# replace na editor ids                                                                                                                                                                                        
    df ='*',f.coalesce(df['editor_id'],df['editor']).alias('editor_id_or_ip'))

The first argument to select '*' causes select to return all the columns. Next we call the coalesce function which creates a new column with the value of editor_id if editor_id is not null and the value of editor if editor_id is null. The call to alias gives the new column a name. If you are familiar with SQL programming, this might seem familiar. You could write it as SELECT *, COALESCE(editor_id, editor) AS editor_id_or_ip.

Next we are going to identify the edits that revert each edit. reverteds lists the edits that the edit has reverted.

    # assign which edit reverted what edit                                                                                                                                                                         
    reverteds_df = df.filter(~ df.reverteds.isNull()).select(['revid','reverteds'])

This line creates a new Spark Dataframe out of the rows of the first dataframe that have a value for reverteds with the columns revid and reverteds.

    reverteds_df ="*", f.split(reverteds_df.reverteds,',').alias("reverteds_new"))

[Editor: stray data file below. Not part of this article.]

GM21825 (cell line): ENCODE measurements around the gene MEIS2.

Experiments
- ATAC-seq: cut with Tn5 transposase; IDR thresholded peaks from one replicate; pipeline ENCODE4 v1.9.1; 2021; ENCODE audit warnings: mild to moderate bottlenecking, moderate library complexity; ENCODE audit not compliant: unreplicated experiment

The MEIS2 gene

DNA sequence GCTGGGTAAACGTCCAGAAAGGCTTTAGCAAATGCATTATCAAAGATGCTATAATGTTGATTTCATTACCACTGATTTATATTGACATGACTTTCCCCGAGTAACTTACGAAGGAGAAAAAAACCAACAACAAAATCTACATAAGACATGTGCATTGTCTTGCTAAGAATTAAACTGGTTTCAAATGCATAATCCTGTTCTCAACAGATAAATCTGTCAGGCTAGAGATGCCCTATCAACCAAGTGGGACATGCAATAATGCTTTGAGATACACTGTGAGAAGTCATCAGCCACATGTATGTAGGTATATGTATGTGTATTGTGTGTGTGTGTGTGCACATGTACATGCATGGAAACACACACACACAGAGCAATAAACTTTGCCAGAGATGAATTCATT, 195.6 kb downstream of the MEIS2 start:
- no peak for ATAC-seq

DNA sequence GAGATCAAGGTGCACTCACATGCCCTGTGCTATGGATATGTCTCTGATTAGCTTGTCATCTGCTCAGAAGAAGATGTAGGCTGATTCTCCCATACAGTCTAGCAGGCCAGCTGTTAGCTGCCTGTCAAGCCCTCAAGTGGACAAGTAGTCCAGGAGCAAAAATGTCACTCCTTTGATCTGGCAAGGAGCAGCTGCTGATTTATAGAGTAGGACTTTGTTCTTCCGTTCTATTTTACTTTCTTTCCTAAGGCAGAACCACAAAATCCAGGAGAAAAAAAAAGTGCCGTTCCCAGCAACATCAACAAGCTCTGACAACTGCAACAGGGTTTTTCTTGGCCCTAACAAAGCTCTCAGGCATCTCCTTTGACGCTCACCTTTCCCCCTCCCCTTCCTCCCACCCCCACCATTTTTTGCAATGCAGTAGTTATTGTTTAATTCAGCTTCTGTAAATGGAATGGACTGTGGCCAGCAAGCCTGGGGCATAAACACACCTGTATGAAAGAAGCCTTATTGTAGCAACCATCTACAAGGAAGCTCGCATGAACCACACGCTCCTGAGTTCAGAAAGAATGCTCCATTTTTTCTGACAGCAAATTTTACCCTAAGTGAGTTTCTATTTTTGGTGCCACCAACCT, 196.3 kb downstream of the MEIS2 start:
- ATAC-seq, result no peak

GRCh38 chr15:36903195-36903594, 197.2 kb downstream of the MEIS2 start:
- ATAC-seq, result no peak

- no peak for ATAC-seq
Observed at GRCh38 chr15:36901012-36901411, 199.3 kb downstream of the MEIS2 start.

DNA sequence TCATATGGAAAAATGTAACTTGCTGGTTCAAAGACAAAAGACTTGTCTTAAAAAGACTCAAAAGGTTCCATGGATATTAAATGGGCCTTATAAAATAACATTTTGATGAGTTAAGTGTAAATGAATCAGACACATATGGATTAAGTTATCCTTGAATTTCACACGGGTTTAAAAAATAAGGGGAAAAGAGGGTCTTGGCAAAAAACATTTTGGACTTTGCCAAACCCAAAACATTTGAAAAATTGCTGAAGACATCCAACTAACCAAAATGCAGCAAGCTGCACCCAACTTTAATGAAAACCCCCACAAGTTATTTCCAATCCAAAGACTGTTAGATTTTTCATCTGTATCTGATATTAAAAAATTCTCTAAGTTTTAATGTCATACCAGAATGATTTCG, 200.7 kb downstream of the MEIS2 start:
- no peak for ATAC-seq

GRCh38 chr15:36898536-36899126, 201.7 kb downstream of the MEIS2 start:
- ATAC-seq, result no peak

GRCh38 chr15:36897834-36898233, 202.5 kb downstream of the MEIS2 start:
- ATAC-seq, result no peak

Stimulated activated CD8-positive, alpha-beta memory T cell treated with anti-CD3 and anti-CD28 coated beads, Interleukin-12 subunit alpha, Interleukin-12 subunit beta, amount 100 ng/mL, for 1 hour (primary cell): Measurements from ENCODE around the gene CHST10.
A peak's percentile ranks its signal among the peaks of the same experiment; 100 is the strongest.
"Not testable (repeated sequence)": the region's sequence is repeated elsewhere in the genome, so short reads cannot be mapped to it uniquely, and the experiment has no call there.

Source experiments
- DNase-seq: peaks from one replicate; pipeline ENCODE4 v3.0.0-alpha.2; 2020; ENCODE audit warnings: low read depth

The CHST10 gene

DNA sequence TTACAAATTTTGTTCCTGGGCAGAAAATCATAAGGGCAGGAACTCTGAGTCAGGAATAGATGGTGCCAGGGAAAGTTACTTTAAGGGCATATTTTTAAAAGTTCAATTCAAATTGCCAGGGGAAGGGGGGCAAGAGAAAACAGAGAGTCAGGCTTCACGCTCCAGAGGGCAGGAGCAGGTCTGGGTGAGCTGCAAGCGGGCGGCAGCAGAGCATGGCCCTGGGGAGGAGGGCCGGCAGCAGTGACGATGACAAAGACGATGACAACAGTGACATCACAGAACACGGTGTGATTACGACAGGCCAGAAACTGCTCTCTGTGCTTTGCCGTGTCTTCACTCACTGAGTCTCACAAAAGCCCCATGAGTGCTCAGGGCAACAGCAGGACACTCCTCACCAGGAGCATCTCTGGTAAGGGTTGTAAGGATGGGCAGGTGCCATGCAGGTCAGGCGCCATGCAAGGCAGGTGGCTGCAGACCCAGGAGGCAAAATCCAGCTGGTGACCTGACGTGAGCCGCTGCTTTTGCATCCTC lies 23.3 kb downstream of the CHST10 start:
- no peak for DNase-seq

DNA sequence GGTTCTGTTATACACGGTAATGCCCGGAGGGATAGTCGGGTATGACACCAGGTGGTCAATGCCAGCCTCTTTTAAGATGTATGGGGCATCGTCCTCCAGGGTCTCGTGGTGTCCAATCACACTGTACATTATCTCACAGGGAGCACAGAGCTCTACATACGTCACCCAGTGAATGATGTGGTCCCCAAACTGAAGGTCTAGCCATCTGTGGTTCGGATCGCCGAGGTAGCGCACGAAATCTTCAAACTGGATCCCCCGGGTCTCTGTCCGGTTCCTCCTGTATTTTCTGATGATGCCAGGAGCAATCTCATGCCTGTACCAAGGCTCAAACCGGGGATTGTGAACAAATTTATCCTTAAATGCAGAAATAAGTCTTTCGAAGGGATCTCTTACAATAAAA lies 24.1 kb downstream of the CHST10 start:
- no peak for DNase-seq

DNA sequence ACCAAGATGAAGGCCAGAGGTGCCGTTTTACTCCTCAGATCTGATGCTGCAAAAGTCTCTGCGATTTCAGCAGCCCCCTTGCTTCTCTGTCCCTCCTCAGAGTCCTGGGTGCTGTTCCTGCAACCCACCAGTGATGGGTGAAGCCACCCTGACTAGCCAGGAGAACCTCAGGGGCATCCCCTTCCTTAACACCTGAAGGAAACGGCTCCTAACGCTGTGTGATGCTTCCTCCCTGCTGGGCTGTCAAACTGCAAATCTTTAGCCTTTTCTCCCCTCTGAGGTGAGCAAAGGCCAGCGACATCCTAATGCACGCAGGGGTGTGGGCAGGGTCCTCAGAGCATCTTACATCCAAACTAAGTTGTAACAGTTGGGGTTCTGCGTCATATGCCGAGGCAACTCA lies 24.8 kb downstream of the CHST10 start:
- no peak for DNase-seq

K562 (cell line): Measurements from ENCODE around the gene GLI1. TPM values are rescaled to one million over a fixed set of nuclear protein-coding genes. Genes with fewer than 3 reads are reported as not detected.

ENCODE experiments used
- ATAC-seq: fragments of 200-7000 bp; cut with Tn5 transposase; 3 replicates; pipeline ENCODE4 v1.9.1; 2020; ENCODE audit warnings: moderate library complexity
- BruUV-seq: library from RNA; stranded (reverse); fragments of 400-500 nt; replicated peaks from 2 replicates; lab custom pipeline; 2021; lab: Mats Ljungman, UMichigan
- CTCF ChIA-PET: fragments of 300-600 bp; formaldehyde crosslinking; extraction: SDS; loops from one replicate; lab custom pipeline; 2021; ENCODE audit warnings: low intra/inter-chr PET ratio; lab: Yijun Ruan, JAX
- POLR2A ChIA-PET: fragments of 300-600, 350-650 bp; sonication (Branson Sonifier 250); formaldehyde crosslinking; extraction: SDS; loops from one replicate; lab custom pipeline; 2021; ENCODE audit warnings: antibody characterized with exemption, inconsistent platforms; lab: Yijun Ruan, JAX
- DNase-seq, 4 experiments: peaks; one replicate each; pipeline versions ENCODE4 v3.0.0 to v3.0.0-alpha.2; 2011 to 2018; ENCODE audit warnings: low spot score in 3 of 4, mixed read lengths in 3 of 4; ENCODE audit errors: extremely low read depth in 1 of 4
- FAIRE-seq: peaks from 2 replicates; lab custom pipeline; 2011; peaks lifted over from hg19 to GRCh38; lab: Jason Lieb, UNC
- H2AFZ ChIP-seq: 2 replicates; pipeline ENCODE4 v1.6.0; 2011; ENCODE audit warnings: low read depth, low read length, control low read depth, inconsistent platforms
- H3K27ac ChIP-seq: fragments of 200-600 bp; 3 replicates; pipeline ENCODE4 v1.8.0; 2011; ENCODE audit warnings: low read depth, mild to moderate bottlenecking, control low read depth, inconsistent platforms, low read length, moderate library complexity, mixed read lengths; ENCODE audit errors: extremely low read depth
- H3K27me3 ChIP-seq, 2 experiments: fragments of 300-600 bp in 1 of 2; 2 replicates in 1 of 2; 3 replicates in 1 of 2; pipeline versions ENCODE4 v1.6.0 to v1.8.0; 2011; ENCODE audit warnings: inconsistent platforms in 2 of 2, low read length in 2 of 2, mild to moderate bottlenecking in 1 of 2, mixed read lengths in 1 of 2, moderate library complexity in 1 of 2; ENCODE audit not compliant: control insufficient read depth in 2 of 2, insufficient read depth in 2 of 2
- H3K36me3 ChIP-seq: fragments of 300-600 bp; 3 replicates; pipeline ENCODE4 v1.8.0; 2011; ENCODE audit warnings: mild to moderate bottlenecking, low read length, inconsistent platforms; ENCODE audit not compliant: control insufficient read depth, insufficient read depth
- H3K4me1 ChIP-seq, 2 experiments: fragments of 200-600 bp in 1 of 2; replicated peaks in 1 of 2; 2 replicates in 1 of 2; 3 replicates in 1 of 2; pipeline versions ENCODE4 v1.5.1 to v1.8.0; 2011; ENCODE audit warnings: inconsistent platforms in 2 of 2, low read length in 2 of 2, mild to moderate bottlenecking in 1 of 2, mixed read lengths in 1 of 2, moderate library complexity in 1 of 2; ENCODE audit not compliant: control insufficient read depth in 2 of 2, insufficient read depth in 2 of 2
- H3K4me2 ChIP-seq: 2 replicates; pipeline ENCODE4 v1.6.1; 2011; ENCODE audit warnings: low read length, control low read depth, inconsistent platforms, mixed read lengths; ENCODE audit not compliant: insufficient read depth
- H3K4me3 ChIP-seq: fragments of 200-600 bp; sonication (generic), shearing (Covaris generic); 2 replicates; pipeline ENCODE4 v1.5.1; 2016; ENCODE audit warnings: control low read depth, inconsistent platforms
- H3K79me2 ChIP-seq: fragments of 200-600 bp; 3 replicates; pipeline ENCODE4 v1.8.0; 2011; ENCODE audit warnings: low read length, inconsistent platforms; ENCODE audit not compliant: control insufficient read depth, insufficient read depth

The above line converts reverteds from a string to an array.

    reverteds_df = reverteds_df.drop("reverteds")
    reverteds_df = reverteds_df.withColumnRenamed("reverteds_new", "reverteds")

The above two lines remove the old "reverteds" column, which was a string, and replaces it with the array column. This is required because unlike pandas, Spark dataframes do not have a column assignment syntax.

    reverteds_df ='reverted_by'),

The most important part of the above is the function call to explode. Explode💥 unfolds the array so that we get one line for each element of the array. Now we can join reverteds_df with df to put the reverted_by column in df.

    df = df.join(reverteds_df, df.revid == reverteds_df.reverted_id, how='left_outer')

Join the two tables so that each revision that was reverted gets a value for reverted_by. There are many kinds of joins and there is some detail on this in the Join help section of this page. The join is a left_outer join so we keep all the rows of df even the rows that don't have a value for reverted_id in reverteds_df. We remove the redundent reverted_id column and are don with building reverted_by. Next we add a column that counts the number of times a given editor has made a revert (this is called a cumulative count). Since we aren't going to use reverteds_df again we can call del(reveteds_df). This tells spark it is free to remove the object from storage and can improve performance.

    # sort by datetime                                                                                                                                                                                             
    df = df.orderBy(df.date_time.asc())

orderBy sorts the dataframe by date.

    win = Window.orderBy('date_time').partitionBy('editor_id_or_ip')